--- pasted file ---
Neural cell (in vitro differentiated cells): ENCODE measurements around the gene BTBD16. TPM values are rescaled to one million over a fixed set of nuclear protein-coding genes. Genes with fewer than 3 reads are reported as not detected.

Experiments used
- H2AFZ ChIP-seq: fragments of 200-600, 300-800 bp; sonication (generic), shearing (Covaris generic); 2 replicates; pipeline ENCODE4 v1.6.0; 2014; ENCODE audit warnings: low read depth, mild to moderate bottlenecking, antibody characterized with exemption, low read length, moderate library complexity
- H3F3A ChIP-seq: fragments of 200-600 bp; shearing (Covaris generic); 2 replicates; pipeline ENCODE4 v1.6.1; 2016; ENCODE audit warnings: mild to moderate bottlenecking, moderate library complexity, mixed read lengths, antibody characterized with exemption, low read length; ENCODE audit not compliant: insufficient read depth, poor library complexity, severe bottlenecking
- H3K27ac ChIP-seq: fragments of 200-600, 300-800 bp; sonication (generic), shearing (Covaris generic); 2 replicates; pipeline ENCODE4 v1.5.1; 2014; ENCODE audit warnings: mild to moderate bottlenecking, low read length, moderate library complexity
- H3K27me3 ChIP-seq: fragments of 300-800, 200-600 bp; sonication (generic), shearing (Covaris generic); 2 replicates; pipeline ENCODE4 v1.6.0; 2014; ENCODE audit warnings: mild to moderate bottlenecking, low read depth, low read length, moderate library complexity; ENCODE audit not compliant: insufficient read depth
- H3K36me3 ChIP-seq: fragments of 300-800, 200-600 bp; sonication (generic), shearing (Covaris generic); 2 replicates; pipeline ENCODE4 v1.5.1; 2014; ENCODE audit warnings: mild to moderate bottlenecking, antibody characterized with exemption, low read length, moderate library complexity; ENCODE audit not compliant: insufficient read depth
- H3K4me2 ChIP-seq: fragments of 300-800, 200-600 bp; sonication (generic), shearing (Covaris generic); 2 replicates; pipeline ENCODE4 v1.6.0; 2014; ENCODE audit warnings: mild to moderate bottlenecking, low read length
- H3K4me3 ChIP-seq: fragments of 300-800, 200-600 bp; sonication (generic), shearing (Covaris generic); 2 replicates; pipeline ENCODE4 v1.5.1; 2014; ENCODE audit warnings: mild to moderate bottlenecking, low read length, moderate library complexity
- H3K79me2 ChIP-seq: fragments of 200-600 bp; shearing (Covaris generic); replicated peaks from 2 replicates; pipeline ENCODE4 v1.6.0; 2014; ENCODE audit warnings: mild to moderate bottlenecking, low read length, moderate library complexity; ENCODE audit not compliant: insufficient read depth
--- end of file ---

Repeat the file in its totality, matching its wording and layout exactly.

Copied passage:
Neural cell (in vitro differentiated cells): ENCODE measurements around the gene BTBD16. TPM values are rescaled to one million over a fixed set of nuclear protein-coding genes. Genes with fewer than 3 reads are reported as not detected.

Experiments used
- H2AFZ ChIP-seq: fragments of 200-600, 300-800 bp; sonication (generic), shearing (Covaris generic); 2 replicates; pipeline ENCODE4 v1.6.0; 2014; ENCODE audit warnings: low read depth, mild to moderate bottlenecking, antibody characterized with exemption, low read length, moderate library complexity
- H3F3A ChIP-seq: fragments of 200-600 bp; shearing (Covaris generic); 2 replicates; pipeline ENCODE4 v1.6.1; 2016; ENCODE audit warnings: mild to moderate bottlenecking, moderate library complexity, mixed read lengths, antibody characterized with exemption, low read length; ENCODE audit not compliant: insufficient read depth, poor library complexity, severe bottlenecking
- H3K27ac ChIP-seq: fragments of 200-600, 300-800 bp; sonication (generic), shearing (Covaris generic); 2 replicates; pipeline ENCODE4 v1.5.1; 2014; ENCODE audit warnings: mild to moderate bottlenecking, low read length, moderate library complexity
- H3K27me3 ChIP-seq: fragments of 300-800, 200-600 bp; sonication (generic), shearing (Covaris generic); 2 replicates; pipeline ENCODE4 v1.6.0; 2014; ENCODE audit warnings: mild to moderate bottlenecking, low read depth, low read length, moderate library complexity; ENCODE audit not compliant: insufficient read depth
- H3K36me3 ChIP-seq: fragments of 300-800, 200-600 bp; sonication (generic), shearing (Covaris generic); 2 replicates; pipeline ENCODE4 v1.5.1; 2014; ENCODE audit warnings: mild to moderate bottlenecking, antibody characterized with exemption, low read length, moderate library complexity; ENCODE audit not compliant: insufficient read depth
- H3K4me2 ChIP-seq: fragments of 300-800, 200-600 bp; sonication (generic), shearing (Covaris generic); 2 replicates; pipeline ENCODE4 v1.6.0; 2014; ENCODE audit warnings: mild to moderate bottlenecking, low read length
- H3K4me3 ChIP-seq: fragments of 300-800, 200-600 bp; sonication (generic), shearing (Covaris generic); 2 replicates; pipeline ENCODE4 v1.5.1; 2014; ENCODE audit warnings: mild to moderate bottlenecking, low read length, moderate library complexity
- H3K79me2 ChIP-seq: fragments of 200-600 bp; shearing (Covaris generic); replicated peaks from 2 replicates; pipeline ENCODE4 v1.6.0; 2014; ENCODE audit warnings: mild to moderate bottlenecking, low read length, moderate library complexity; ENCODE audit not compliant: insufficient read depth